BESS Lab Clears the Air Surrounding Fan Choices

by 5m Editor
22 January 2004, at 12:00am

URBANA - If you've ever been inside a livestock confinement building, you can appreciate the importance of air movement--not only to help reduce smells, but to minimize the health risk of inhaling dust-laden air.

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To help producers make wise choices in agricultural ventilation systems, thousands of people in the livestock and poultry industry worldwide have relied on a unique research lab at the University of Illinois.

"We are the "Consumer Reports" of ventilation fan testing," said Steve Ford, a research engineer in the U of I Department of Agricultural and Biological Engineering.

Ford is manager of the Bioenvironmental and Structural Systems (BESS) Laboratory. The BESS lab assists equipment manufacturers in developing better products and provides unbiased engineering data to aid producers in selecting agricultural ventilation fans.

Ford estimates that the lab has done more than 2,500 tests over the last 13 years. "We work with manufacturing companies around the country. We've tested fans from Europe and even Australia. We're fairly well known throughout the ag ventilation industry."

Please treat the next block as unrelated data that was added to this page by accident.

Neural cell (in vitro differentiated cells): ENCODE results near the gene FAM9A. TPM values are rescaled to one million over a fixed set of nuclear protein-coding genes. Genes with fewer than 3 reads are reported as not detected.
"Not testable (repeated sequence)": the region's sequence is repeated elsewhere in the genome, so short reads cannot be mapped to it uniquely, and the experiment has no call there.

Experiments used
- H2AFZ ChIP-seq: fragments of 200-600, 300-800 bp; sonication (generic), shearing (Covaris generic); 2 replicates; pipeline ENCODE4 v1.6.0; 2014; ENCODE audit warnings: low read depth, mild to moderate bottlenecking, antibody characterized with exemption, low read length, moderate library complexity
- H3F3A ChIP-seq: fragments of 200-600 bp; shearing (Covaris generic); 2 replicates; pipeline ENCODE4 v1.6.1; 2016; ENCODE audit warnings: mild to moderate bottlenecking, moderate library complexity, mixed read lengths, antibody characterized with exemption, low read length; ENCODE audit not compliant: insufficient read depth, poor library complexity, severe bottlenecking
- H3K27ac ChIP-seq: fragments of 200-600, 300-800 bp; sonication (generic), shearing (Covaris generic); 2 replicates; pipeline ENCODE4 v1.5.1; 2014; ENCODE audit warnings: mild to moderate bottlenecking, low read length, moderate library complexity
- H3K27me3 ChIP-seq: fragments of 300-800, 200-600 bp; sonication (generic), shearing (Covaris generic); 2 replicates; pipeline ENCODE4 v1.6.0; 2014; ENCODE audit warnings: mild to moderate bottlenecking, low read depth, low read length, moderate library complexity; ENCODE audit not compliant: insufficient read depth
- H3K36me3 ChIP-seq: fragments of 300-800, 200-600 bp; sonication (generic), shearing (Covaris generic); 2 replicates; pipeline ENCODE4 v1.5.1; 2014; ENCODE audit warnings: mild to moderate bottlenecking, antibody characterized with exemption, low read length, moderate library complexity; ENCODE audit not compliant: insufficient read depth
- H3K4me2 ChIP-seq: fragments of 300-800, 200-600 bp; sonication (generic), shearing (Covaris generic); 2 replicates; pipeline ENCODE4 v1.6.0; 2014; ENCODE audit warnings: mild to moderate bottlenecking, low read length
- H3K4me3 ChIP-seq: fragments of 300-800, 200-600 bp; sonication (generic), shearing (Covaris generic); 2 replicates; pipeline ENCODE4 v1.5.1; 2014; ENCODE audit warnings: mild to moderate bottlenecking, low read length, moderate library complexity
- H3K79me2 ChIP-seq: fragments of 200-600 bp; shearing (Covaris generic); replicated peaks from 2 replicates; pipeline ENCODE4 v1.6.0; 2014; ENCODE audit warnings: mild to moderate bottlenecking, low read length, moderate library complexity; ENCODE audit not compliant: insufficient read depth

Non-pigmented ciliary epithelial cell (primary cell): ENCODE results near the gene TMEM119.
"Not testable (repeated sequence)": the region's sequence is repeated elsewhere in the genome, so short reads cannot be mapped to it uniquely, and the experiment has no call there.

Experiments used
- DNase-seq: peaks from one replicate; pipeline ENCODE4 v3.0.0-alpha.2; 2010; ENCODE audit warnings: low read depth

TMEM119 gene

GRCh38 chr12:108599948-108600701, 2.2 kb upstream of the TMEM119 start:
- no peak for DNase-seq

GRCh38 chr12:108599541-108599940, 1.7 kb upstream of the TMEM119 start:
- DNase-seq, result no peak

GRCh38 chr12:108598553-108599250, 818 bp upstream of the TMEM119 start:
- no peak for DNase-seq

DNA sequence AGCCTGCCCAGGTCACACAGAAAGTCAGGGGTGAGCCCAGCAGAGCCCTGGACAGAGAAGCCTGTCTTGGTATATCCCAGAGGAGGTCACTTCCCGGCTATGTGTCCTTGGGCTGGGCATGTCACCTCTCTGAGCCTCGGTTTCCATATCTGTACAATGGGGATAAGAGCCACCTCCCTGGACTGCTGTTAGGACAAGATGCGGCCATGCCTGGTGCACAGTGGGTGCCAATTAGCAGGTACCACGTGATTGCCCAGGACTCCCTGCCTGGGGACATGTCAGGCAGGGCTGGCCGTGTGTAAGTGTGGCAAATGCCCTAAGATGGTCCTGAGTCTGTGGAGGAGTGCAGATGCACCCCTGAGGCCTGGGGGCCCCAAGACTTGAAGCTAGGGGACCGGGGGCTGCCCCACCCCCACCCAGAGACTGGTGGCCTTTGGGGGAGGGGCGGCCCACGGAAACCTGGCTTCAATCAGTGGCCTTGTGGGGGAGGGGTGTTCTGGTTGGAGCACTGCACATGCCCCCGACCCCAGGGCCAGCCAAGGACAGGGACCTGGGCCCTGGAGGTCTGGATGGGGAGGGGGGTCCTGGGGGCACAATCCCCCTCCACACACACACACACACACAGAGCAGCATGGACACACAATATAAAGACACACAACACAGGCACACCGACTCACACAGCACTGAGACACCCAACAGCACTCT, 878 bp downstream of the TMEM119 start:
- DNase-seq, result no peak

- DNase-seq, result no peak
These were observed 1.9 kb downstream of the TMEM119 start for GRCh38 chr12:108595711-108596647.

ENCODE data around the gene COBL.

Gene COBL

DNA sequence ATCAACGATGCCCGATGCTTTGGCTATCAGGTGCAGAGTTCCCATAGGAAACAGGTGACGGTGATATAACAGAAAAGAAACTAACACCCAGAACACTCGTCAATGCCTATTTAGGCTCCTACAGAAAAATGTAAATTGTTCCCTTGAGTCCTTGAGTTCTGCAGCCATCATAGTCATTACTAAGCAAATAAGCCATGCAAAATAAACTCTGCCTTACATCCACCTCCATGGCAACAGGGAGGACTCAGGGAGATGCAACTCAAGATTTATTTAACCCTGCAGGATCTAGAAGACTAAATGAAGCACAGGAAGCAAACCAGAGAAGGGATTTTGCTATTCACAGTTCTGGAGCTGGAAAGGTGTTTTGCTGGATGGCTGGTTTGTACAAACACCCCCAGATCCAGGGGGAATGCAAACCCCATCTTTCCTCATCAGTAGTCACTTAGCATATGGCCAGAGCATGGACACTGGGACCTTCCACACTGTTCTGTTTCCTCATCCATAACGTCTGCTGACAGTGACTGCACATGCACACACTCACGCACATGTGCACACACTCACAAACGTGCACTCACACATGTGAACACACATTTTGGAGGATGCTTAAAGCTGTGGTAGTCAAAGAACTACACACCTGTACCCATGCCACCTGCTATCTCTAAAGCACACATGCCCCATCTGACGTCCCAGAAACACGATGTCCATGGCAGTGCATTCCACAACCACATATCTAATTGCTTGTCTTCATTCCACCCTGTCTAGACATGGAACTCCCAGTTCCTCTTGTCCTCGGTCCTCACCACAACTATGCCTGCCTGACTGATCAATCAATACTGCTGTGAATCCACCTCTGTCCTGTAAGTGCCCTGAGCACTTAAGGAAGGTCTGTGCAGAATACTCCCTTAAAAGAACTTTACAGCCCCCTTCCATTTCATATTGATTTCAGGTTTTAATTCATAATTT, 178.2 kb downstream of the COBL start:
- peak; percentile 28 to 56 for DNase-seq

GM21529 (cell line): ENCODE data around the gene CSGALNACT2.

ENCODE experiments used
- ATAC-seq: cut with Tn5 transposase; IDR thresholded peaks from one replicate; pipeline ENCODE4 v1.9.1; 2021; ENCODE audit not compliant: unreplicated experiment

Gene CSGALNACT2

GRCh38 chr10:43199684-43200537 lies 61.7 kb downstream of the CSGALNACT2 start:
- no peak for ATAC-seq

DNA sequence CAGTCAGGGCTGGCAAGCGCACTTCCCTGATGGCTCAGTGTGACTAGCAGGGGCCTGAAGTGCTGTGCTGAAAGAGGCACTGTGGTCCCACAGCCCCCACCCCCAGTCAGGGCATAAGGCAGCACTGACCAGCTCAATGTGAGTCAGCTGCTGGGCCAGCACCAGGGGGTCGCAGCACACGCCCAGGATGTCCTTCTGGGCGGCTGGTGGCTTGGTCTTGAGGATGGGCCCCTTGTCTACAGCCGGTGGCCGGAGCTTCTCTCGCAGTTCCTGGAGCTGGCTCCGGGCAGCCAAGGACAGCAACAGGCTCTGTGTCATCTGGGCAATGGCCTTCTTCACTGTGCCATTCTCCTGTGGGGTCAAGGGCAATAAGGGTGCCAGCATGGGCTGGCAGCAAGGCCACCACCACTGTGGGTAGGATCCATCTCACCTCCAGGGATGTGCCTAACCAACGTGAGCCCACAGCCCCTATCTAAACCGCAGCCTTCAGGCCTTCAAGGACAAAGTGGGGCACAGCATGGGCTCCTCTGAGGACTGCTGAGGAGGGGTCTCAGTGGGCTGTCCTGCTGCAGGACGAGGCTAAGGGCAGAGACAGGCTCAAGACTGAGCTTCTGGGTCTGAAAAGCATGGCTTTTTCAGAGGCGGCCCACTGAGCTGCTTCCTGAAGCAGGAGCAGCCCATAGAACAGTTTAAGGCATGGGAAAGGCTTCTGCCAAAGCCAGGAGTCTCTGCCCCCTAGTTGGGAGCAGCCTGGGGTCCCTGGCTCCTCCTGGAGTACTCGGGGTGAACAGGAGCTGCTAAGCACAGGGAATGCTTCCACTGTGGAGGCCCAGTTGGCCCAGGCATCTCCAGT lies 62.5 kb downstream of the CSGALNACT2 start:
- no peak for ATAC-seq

Because ongoing health concerns make efficient ventilation systems essential to producers, Ford and his colleagues consider the quantity of air delivery and energy efficiency the most important criteria when performing their tests.

Manufacturers can rent the lab for a day, which Ford says is the most economical option. "Companies bring their fans to the lab, along with one or two people to assist with the set-up. We can do about 10 or 12 tests in a day, for around $100 a test, so it's pretty reasonable."

Manufacturers then have the option of listing their test data in "Agricultural Ventilation Fans: Performance and Efficiencies," a publication that Ford and his colleagues compile every two years. This publication includes a discussion of the basics of fan selection and provides performance data for over 300 commercially available ventilation fans ranging in sizes from 8 to 54 inches in diameter. The fans are grouped according to size, so comparisons can easily be made between manufacturers and models.

The book can be purchased for $9 plus $3.50 shipping and handling from the BESS website at The Midwest Plan Service also carries the book and the National Food and Energy Council catalogues it in their publications as well. A supplement is published in the off years and can be purchased for $3.

When the BESS lab first opened in 1990, it received a critical boost from the Wisconsin Farm Electric Council. At that time, the Council offered a substantial rebate to consumers who installed new fans with a prescribed level of energy efficiency.

"Dealers always like to emphasize rebates, so if a manufacturer wanted to sell his fans in Wisconsin, he had to get them tested," said Ford. "That was just the kind of push we needed. Then we produced a couple of publications, our name got out and people just kept coming back.

"Today we are mostly self-supporting," he concluded, "with the majority of our funding coming from testing fees."

Source: ACES News - 21st January 2004

5m Editor